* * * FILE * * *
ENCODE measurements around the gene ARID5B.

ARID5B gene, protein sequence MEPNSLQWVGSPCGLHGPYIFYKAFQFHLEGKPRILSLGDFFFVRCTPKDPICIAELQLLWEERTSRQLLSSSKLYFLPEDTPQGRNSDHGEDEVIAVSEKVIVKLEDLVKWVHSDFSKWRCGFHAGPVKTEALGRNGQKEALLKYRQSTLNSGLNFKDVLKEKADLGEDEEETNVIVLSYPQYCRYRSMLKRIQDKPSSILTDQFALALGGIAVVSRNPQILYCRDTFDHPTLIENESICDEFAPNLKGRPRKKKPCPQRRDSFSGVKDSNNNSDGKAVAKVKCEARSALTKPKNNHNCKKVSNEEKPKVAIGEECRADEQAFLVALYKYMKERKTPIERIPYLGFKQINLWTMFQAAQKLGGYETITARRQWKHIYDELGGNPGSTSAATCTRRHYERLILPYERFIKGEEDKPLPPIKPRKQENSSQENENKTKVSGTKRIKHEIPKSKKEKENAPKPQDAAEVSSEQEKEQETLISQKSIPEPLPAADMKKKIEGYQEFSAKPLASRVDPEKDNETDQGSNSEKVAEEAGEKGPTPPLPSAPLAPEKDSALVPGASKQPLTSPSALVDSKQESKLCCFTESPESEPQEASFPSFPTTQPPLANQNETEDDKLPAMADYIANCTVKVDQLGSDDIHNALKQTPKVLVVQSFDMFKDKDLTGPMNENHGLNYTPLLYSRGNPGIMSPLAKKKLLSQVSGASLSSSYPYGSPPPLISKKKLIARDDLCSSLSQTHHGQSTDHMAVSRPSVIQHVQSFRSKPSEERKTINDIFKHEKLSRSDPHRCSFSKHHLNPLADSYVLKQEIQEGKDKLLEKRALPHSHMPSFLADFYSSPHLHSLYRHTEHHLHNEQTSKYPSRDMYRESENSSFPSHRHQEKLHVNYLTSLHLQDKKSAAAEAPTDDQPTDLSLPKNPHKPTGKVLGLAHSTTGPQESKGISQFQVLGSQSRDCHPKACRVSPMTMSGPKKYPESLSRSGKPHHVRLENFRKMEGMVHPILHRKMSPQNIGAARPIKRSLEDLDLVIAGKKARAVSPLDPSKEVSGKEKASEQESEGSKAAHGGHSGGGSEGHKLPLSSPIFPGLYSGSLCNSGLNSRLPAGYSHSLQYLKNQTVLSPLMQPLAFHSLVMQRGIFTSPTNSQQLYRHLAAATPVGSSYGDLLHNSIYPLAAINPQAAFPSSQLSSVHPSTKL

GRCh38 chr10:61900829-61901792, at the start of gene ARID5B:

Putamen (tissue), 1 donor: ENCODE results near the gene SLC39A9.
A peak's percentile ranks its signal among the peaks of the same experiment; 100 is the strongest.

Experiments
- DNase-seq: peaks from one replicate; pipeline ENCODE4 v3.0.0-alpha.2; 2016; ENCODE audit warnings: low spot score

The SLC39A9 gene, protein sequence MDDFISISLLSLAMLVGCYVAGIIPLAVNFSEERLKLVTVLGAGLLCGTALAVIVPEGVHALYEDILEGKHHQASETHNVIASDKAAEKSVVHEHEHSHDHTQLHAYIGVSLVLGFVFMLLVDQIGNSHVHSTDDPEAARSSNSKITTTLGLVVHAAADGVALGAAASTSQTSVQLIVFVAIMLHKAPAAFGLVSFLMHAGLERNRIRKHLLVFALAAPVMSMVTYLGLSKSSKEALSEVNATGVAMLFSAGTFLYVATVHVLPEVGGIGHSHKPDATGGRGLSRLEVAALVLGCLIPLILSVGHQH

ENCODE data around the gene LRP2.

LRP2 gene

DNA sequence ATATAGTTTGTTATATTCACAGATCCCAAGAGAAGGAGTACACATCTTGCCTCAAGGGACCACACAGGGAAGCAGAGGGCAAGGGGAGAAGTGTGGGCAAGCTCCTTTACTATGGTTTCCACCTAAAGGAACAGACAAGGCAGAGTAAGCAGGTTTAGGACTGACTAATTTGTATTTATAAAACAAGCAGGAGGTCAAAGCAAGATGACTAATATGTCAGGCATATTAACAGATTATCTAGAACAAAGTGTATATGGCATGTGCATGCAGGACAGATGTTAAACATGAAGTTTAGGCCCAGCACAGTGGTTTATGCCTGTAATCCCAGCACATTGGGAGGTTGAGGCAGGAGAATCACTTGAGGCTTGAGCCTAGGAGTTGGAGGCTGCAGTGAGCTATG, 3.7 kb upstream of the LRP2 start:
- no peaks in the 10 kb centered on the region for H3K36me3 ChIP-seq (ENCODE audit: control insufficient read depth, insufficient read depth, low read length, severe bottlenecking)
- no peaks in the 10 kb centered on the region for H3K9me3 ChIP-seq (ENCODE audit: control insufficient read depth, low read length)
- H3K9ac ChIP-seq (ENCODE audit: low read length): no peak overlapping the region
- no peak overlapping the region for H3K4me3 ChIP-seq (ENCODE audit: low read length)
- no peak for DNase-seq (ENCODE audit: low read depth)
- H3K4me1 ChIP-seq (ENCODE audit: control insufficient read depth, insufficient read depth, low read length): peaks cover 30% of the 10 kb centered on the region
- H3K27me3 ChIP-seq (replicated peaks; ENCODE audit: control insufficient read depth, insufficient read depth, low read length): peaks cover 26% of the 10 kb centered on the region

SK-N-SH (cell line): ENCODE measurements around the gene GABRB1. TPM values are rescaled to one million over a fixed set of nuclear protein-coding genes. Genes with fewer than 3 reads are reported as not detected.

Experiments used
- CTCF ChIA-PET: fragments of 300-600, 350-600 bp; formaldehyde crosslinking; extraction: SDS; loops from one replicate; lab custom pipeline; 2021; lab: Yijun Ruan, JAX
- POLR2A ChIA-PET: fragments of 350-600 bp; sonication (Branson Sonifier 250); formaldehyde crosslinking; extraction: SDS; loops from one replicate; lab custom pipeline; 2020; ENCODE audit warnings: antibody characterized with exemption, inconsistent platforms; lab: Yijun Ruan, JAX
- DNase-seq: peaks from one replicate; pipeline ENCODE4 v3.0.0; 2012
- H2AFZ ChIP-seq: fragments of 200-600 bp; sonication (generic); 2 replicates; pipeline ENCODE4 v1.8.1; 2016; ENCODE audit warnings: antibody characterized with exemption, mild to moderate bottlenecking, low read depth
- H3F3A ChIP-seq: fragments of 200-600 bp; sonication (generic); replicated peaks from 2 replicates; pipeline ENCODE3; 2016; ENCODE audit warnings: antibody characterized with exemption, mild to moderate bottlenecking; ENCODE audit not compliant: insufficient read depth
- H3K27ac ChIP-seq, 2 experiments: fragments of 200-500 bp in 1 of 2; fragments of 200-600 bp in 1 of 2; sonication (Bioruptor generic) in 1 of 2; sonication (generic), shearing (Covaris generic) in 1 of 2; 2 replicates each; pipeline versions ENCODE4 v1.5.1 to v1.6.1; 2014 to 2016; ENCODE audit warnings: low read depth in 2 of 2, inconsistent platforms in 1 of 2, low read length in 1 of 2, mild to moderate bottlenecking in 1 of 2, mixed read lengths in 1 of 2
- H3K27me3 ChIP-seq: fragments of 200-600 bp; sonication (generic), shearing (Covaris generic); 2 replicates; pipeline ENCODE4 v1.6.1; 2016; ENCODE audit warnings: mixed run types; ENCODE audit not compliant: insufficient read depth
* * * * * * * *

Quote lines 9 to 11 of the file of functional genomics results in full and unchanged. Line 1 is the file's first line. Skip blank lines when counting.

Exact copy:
ENCODE data around the gene LRP2.

LRP2 gene

DNA sequence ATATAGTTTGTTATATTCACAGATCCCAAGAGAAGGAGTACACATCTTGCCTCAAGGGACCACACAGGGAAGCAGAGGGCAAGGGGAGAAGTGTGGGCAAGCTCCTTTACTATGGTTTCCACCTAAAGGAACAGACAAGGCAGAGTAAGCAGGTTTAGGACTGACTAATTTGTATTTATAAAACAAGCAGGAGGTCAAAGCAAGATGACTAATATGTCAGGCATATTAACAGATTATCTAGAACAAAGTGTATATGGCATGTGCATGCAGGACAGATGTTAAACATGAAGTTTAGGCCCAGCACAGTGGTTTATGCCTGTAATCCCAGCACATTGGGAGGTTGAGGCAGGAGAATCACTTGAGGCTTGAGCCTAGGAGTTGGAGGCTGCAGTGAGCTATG, 3.7 kb upstream of the LRP2 start: